Lot refused. "Take my daughters instead," he said, conciliatorily. "They're virgins."

Dawkins turns to the same scenario in Judges 19, where we are asked to admire a hospitable old man who refuses a male guest to the Sodomites, but turns over his daughter and his guest's girlfriend (who dies from the all-night multiple rape). This leads Dawkins to God's anger at Moses when, in the massacre of the Midianites, Moses spared the women and children. Then the New Testament, and the passage in Luke 14 where Jesus tells the disciples that they may follow him only if they hate their mothers, fathers, wives, children and siblings. Not a passage much celebrated on evangelical websites, either, although some say that it's not really "hate" in the original. (It is. I checked both the Greek and the Vulgate.) Indeed, Hating the Others, as Dawkins underlines in his section on Christian fundamentalists in the United States today, seems still to be part of the tradition, the so-called "red states being consistently those with the highest rates of murder and other violent crime."

The God Delusion is a good, strong argumentative challenge to any thoughtful believer with the courage to read it with care and try to dispute it. It has a couple of flaws. I think Dawkins acknowledges the possibility that how it all began may remain forever a mystery. And yet he seems unable to accept that there may be power and beauty in the contemplation of that mystery. And historically, he ignores the speculation proposed by Lord Macaulay and others that the development of Christianity may have helped erode the ancient tribal power of chiefs and princes, by facilitating the promotion of bright young poor boys as candidates for the priesthood, thus contributing to the growth of democracy by setting up a power base that rivalled property, inheritance and blood.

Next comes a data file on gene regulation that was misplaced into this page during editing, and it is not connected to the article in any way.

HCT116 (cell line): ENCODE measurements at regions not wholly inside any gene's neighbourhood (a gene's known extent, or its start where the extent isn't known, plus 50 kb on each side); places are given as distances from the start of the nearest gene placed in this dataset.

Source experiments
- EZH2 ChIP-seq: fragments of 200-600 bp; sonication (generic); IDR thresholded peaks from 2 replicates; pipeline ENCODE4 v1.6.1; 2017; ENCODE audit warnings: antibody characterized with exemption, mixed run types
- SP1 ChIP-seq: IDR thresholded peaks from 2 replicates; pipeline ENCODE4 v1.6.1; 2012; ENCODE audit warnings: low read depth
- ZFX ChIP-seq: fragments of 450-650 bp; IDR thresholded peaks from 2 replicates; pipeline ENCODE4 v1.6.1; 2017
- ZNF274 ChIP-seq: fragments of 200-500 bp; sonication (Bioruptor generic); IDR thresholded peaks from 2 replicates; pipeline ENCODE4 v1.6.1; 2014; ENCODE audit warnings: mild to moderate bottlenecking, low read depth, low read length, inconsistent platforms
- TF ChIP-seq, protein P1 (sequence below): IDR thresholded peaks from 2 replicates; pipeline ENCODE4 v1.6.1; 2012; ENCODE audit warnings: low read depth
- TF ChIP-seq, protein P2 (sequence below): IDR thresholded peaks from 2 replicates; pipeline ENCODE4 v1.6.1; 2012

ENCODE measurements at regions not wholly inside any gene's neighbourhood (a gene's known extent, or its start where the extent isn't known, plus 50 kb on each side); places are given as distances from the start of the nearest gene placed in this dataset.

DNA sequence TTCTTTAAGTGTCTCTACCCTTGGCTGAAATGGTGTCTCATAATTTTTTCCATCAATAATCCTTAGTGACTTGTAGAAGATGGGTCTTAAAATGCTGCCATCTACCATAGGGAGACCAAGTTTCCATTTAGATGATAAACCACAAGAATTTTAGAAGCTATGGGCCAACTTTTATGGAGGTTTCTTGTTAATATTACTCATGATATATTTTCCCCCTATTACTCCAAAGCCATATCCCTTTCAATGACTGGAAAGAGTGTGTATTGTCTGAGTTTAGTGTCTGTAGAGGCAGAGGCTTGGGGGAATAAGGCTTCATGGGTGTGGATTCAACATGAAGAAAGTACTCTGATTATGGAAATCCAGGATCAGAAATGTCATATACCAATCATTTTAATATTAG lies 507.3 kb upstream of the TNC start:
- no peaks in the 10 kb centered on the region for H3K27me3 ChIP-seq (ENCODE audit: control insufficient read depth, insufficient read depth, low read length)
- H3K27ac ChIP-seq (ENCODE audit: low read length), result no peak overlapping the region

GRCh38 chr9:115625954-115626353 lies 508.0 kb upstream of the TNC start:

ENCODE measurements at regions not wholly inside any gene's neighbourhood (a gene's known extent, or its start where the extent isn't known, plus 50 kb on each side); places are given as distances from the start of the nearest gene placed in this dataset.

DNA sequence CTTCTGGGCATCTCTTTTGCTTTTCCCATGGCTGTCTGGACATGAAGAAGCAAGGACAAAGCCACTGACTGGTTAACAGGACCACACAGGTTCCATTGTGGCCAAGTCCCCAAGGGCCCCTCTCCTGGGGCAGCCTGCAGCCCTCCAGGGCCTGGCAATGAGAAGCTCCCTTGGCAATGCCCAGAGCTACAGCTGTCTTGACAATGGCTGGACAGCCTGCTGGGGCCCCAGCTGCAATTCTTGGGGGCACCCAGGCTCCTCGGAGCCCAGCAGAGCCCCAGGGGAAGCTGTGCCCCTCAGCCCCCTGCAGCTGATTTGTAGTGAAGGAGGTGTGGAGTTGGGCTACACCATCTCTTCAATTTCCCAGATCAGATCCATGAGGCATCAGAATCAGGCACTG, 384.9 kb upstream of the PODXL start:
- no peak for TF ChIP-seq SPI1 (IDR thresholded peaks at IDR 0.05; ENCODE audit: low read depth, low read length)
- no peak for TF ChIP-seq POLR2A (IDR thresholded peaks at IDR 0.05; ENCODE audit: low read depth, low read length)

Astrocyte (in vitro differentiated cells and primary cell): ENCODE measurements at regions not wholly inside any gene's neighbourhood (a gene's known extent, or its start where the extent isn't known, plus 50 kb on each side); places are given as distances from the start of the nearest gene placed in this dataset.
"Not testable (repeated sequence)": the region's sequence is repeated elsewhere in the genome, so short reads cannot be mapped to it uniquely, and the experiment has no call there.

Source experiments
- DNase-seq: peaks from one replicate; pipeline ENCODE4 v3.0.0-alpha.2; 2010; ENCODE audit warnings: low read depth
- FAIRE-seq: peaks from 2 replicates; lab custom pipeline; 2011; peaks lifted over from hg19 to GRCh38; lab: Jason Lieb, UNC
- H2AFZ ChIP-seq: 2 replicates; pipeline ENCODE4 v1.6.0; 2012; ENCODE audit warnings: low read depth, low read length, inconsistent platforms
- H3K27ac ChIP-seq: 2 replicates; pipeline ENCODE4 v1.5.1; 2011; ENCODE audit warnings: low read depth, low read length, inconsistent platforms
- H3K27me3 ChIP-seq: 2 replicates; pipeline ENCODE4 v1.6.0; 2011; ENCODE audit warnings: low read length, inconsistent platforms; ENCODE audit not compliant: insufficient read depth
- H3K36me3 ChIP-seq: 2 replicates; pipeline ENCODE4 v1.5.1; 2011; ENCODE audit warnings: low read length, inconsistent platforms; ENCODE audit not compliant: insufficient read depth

Nor, by the way, does he acknowledge the contribution to the development of democracy in Britain by the Anglican bishops' opposition to Charles II's tyranny in the 17th century.

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It seems to me likely that when the early religious communities said, "Look: We don't kill our own," this soon became attractive to non-believers who did not want to be killed. And despite the bloodshed among rival religions over the centuries, the concept of who is "our own" seems to have grown -- latterly in parallel with the increasing secularity of most of the West -- to the point where optimists predict that one day "our own" will be, effectively, everybody.

But The God Delusion does not deal with this interesting idea. Perhaps Dawkins's hatred of religion has blinded him to the possibility of any good in it anywhere.

Dawkins says that Bertrand Russell, a declared atheist, was once asked what he would say if he arrived in heaven and God asked him why he hadn't believed. Russell, we are told, answered, "Not enough evidence, God. Not enough evidence."

Dawkins expresses great . . . well, "faith" is the only word . . . faith that a laboratory will some day duplicate that singular event of billennia ago when just the right quantum of energy encountered just the right combination of molecules -- and there was Life.

But given the millions spent on the attempt to do just that over the last half century -- and given Dawkins's general disdain for persons of faith -- I am tempted to say, "Not enough evidence, Dawkins. Not enough evidence."

Contributing reviewer Patrick Watson's most recent books are This Hour Has Seven Decades, a memoir, and Wittgenstein and the Goshawk: A Fable.